‘Bravery, Truth And The Endless Darkness’
High Roller Records (6 June 2014)
Awesome epic riffs, heaven-sent choruses, guitar solos that lift your feet from the ground… From the guys who brought us Procession, here’s some more top-quality doom metal from Chile.
Claudio Botarro (bass) and Felipe Plaza (vocals) received much adulation for last year’s ‘To Reap Heavens Apart’, but while Procession is led by the latter, this band is distinctively the brainchild of Botarro. He has even thrown in a few bass guitar solos, and created the album’s classic-looking artwork himself.
More complex than Procession, Capilla Ardiente use a surgical blade rather than a hammer (of doom). Every song is an exciting experience, unfolding like a treasure map to be explored, with ‘Towards The Midnight Ocean’ probably the best of a very good bunch. This track showcases the band’s great musicianship and sophisticated composition skills, which were first unveiled on the 2009 EP ‘Solve Et Coagula’ but which now have reached new heights.
This is an album that could easily sit alongside some of the best offerings of the classic early-1990s epic doom scene, enjoying a richness and warmth in its production, as well as in its homage to some of the genre’s greats. And yet it’s also full of energy and invention, and sounds both modern and relevant.
The PR material that accompanies DoomMetalHeaven’s promo copy of the album makes a number of astonishing claims. “What a record!” it says, which is fair enough – this is a very impressive piece of work. “Album of the year so far!” it hollers – and that will certainly be the case in some people’s eyes. “The most important doom metal release since Candlemass’s masterpiece ‘Nightfall’!” it shrieks. Woah, hang on a minute. The best doom album in the last 27 years? That’s pushing the enthusiasm lever just a little too far.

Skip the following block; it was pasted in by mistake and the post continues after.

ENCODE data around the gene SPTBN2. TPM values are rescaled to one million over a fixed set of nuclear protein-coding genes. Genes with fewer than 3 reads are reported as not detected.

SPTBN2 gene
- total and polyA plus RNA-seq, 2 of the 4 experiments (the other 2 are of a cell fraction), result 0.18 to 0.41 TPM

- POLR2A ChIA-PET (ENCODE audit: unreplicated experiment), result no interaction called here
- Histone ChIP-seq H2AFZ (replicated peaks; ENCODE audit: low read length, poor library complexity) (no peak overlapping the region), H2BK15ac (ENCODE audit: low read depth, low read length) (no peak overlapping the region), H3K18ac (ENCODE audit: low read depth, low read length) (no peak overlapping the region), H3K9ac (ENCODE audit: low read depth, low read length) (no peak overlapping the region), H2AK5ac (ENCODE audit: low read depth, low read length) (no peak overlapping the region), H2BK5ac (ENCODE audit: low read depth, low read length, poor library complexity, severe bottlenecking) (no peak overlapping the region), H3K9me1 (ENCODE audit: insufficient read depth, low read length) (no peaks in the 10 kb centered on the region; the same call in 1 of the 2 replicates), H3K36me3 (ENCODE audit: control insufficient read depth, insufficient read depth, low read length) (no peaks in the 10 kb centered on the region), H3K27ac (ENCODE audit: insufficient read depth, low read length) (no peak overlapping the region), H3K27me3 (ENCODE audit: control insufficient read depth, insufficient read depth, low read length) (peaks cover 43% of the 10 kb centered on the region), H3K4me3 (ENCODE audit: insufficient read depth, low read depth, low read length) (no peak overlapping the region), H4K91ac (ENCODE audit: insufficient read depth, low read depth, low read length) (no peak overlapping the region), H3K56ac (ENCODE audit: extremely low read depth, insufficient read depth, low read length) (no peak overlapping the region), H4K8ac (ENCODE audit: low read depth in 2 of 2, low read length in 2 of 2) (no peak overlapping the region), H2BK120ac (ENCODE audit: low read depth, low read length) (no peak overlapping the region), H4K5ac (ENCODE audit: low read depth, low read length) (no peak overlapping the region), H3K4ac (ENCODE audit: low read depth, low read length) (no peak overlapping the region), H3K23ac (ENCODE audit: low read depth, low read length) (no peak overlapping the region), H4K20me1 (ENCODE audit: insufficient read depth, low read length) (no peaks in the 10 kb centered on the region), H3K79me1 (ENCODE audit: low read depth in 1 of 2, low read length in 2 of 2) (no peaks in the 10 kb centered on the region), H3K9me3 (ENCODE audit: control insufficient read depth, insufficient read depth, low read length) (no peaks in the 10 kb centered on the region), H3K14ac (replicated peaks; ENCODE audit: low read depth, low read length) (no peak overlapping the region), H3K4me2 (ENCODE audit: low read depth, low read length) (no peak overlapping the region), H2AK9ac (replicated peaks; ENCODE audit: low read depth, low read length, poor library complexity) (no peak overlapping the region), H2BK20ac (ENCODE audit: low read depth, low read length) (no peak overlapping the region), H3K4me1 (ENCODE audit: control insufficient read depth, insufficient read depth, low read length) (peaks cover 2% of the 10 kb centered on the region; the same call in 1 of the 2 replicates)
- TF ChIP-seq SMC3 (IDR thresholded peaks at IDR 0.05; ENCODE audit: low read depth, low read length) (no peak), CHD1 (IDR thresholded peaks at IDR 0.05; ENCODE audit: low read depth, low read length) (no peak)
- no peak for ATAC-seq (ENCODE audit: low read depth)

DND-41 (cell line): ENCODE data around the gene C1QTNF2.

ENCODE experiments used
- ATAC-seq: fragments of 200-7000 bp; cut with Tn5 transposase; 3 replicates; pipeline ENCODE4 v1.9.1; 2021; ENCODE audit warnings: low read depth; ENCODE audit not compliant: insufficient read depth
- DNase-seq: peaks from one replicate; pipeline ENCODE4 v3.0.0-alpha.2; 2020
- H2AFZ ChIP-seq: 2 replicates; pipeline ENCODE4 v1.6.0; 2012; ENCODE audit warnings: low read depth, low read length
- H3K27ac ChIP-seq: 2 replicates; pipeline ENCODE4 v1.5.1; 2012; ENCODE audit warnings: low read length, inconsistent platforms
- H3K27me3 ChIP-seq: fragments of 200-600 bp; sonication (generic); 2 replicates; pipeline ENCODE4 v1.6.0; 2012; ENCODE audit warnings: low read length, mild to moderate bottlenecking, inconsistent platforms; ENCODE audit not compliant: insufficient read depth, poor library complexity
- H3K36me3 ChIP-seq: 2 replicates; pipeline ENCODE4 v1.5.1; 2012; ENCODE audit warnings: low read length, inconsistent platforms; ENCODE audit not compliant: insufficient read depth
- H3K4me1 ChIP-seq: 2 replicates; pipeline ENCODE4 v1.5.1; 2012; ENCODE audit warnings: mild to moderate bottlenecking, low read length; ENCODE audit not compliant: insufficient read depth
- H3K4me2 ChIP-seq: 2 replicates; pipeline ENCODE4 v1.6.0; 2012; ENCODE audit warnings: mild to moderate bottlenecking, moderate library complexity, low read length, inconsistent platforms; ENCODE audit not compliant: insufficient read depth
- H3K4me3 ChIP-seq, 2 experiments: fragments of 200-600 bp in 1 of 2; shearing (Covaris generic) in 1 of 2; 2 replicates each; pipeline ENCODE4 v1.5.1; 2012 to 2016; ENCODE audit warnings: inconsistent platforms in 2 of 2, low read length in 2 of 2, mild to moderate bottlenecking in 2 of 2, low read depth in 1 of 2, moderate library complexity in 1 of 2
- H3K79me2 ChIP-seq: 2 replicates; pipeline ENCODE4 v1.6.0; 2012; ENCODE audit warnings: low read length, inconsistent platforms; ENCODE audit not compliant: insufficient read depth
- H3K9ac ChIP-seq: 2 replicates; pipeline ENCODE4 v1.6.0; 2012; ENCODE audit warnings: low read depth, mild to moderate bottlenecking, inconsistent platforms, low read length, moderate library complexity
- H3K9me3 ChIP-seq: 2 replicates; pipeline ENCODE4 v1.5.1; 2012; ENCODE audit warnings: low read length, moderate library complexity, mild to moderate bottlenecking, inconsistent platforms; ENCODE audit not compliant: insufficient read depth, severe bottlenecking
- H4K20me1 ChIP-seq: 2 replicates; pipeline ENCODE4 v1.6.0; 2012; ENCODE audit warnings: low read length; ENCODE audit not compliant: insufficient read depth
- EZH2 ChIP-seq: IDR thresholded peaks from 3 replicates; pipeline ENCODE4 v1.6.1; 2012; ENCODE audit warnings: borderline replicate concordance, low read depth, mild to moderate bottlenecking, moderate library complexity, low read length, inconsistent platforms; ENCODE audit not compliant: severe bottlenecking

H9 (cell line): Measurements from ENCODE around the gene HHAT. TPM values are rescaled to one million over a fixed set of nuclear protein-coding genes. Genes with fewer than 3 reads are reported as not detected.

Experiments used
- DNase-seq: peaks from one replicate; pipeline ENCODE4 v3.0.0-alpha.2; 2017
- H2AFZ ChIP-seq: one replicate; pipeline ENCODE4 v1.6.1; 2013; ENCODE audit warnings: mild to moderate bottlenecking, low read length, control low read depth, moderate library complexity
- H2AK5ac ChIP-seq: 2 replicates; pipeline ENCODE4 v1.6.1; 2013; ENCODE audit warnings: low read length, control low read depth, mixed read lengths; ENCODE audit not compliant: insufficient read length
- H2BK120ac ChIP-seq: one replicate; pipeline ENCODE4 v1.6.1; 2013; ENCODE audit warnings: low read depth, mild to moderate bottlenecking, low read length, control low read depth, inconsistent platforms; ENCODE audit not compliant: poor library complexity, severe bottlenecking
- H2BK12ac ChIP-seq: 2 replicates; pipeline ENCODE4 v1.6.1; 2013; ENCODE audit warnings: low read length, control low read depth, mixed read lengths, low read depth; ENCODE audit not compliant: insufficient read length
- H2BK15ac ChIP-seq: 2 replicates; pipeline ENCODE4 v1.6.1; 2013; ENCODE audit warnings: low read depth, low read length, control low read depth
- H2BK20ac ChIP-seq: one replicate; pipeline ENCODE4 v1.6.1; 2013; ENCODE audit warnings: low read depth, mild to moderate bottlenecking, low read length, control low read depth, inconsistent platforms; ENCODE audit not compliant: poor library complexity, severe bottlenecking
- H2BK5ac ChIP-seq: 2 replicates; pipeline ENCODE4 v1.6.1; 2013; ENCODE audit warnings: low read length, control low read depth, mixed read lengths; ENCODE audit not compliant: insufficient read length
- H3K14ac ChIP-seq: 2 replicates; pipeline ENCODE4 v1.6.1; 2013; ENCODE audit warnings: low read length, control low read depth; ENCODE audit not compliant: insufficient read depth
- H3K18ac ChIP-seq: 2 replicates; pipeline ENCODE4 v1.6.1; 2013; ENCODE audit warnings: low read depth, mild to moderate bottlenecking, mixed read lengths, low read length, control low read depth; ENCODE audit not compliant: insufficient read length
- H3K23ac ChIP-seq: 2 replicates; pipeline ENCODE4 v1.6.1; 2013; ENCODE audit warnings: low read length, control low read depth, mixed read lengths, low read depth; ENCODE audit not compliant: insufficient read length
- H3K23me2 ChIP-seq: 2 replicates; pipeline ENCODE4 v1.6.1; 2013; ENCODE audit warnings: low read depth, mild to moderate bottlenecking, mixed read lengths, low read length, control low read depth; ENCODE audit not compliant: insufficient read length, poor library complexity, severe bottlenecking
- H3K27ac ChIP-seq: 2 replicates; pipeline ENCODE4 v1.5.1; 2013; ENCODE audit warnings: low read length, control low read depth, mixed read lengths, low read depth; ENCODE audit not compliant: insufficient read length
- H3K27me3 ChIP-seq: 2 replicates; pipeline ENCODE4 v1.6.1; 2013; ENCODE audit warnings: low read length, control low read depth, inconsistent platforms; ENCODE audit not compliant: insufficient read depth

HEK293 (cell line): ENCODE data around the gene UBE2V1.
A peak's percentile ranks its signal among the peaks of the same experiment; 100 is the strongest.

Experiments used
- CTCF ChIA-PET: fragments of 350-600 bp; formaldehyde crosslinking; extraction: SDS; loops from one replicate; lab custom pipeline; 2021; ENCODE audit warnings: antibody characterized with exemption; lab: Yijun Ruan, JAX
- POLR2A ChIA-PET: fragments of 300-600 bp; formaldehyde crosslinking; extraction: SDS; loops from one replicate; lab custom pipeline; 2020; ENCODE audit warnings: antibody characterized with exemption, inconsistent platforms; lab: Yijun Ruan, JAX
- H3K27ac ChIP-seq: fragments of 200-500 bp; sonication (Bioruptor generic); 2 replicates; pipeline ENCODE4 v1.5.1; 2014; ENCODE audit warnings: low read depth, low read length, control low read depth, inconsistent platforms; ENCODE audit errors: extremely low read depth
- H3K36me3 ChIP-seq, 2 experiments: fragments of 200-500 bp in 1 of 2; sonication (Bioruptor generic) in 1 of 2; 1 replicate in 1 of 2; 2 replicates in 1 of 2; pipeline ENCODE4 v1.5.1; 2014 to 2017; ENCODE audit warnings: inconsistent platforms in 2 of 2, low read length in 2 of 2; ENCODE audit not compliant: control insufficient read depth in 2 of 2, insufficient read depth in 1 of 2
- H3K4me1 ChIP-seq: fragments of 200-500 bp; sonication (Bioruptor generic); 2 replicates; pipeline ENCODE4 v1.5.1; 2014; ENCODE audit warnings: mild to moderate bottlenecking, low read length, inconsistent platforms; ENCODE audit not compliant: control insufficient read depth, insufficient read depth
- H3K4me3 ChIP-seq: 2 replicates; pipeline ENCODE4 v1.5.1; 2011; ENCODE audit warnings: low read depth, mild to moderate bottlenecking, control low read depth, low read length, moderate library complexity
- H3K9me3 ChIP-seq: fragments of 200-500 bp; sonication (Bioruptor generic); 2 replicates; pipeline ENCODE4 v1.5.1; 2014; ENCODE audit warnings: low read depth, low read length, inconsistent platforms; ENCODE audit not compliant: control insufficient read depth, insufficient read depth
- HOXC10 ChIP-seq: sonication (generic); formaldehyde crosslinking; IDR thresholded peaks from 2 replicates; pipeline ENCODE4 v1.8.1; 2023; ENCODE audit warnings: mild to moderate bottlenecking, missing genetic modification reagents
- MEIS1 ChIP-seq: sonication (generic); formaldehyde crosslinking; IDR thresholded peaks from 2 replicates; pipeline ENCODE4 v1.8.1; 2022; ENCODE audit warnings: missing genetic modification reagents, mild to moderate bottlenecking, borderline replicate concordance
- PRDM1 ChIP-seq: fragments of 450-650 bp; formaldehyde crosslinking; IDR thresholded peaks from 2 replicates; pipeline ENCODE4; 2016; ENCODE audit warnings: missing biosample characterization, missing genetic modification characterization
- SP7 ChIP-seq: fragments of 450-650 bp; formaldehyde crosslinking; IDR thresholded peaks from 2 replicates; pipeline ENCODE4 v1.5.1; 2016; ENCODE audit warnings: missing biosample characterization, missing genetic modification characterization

There are a number of reasons why ‘Bravery, Truth And The Endless Darkness’ is not quite of the absolutely highest standard as set by ‘Nightfall’. Plaza does not have a Messiah-like range to effortlessly hit the ultimate highs and lows and on occasion he strains slightly at the demands Botarro’s music places on him. Not all of the songs on this album deliver a killer central musical theme that immediately stands out from anything else you’ve ever heard and digs into your brain forever. Moreover, the album offers just four full-sized songs plus two small instrumentals, which seems rather minimal, even if the four songs in question each stretch to ten minutes or more.
So, no, not quite ‘Nightfall’ but still better than most. Comparisons with Candlemass, and Solitude Aeturnus, are applicable though, because Capilla Ardiente is one of few epic doom bands capable of making this difficult style of metal sound effortless. ‘Bravery, Truth And The Endless Darkness’ is wonderfully ambitious, dramatic and emotional, without ever becoming pompous or fake. The band demonstrates an enviable ability to be creative and individual, even considering the tight restraints and many potential pitfalls of this most delicate, self-conscious of genres.
Capilla Ardiente have clearly read ‘How To Bake A Doom Metal Cake’ by L. Edling so often that melodic heaviness comes naturally to them. And they have added a few secret ingredients of their own to create something pretty spectacular.